A campaigner has told MSPs he feels a special moment has been “stolen” from him because he cannot ask his stepfather to adopt him now he is over 18.
Nathan Sparling, 28, wants to change the law in Scotland which currently limits adoption to people aged under 18.
Speaking at Holyrood’s Public Petitions Committee in support of his petition to scrap the legal age limit, Mr Sparling said: “My dad came into my life when I was 12.
“I’ve never known my biological father, in fact my birth certificate reflects this as it is blank where most people would have a father’s name. I’ve never wanted to know who he was.
“My dad Brian shaped me as a person, he continues to provide love and support to me… but it was not until the age of 18, however, that I considered how I could repay that love and support.
“Finding out that I was not able to be adopted because I’d reached an arbitrary age set by the state left me feeling as though my special moment of asking my father to adopt me was stolen from me.
“I remember as if it was yesterday walking my mum down the aisle at their wedding, allowing them to make their commitment of love in the law, yet rather than being too young to make such a milestone decision to show our commitment as father and son before the law, I found myself too old.
“I launched the campaign in March this year because I believe the right to a family life, to the important feeling of belonging to a family that adoption can bring, should not be restricted to those under the age of 18.
“Every family deserves the ability to formalise their relationships in the eyes of the law and we should not force people to make such as big decision as adoption before they turn 18.”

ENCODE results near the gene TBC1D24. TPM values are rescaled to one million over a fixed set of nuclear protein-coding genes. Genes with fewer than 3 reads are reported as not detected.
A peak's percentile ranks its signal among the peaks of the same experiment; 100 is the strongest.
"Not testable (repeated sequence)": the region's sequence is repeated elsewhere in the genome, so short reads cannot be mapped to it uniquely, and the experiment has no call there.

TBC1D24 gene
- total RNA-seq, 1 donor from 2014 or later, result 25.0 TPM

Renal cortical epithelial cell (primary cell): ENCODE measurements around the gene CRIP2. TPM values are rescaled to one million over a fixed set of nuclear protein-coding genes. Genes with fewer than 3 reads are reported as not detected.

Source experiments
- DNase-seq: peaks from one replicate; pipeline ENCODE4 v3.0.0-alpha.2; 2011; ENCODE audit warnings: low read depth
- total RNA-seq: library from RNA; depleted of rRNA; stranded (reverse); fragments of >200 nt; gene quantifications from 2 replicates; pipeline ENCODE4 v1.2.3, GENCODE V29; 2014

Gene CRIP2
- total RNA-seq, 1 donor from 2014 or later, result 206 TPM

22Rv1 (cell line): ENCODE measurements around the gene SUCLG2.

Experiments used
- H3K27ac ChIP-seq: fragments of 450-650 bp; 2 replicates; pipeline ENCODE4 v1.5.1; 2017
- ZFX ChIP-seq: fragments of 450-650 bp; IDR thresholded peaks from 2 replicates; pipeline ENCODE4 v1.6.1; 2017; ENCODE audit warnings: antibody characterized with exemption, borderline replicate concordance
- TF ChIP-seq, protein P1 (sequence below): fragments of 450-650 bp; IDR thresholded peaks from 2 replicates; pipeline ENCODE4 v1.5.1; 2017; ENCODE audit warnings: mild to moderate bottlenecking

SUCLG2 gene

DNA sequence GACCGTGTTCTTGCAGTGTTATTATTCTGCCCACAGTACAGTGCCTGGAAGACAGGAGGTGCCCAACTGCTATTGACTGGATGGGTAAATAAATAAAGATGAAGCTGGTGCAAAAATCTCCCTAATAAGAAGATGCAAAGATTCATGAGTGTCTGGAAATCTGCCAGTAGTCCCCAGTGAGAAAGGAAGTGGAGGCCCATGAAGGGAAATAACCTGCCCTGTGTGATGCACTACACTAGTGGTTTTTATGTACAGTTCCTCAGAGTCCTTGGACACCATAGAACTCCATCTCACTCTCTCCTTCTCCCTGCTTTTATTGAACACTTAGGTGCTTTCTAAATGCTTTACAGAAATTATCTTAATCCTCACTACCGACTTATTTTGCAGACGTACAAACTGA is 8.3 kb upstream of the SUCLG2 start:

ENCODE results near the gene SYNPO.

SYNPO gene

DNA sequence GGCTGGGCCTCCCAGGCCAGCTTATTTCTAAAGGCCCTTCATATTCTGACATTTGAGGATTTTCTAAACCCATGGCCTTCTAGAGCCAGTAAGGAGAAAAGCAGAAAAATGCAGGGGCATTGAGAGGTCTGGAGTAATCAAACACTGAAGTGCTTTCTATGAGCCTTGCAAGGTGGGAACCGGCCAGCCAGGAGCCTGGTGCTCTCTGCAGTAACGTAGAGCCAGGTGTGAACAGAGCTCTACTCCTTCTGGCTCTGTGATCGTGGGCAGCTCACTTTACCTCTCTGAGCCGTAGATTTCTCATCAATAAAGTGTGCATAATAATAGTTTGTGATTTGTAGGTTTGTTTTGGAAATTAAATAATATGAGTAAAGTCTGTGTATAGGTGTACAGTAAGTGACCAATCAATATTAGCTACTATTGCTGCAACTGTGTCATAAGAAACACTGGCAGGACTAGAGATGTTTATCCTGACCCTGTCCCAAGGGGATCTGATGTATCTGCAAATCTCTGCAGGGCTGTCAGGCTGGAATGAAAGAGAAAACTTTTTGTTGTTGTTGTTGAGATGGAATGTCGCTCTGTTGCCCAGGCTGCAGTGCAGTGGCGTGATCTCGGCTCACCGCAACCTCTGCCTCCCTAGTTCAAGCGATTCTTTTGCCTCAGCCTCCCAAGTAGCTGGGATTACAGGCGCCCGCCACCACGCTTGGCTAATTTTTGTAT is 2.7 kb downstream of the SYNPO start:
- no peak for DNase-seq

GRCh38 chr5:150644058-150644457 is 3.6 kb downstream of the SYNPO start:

Mr Sparling, 28, argues the current legal restriction is incompatible with the Human Rights Act and believes the Scottish Government could use its forthcoming Family Law Bill to make the change.
Adult adoption is currently legal in countries such as Canada, the US, Japan, Germany and Spain.
Mr Sparling and his fellow campaigner Caroline Dempster said currently available steps such as taking your step-parent’s surname or being included in their will do not go far enough.
Ms Dempster told the committee she did not meet her step-daughter until she was 21 and on being asked to adopt her she found she was unable to.
Now 35, her step-daughter still wants to be adopted.
Ms Dempster said: “This is two consenting adults wanting to make a public and legal commitment to their relationship as a parent and child. It is not just for inheritance purposes.”
The committee agreed to contact Justice Secretary Humza Yousaf, Equalities Minister Christina McKelvie, legal bodies including the Law Society and adoption agencies on the issue.
Copyright (c) Press Association Ltd. 2018, All Rights Reserved. Picture (c) David Cheskin / PA Wire.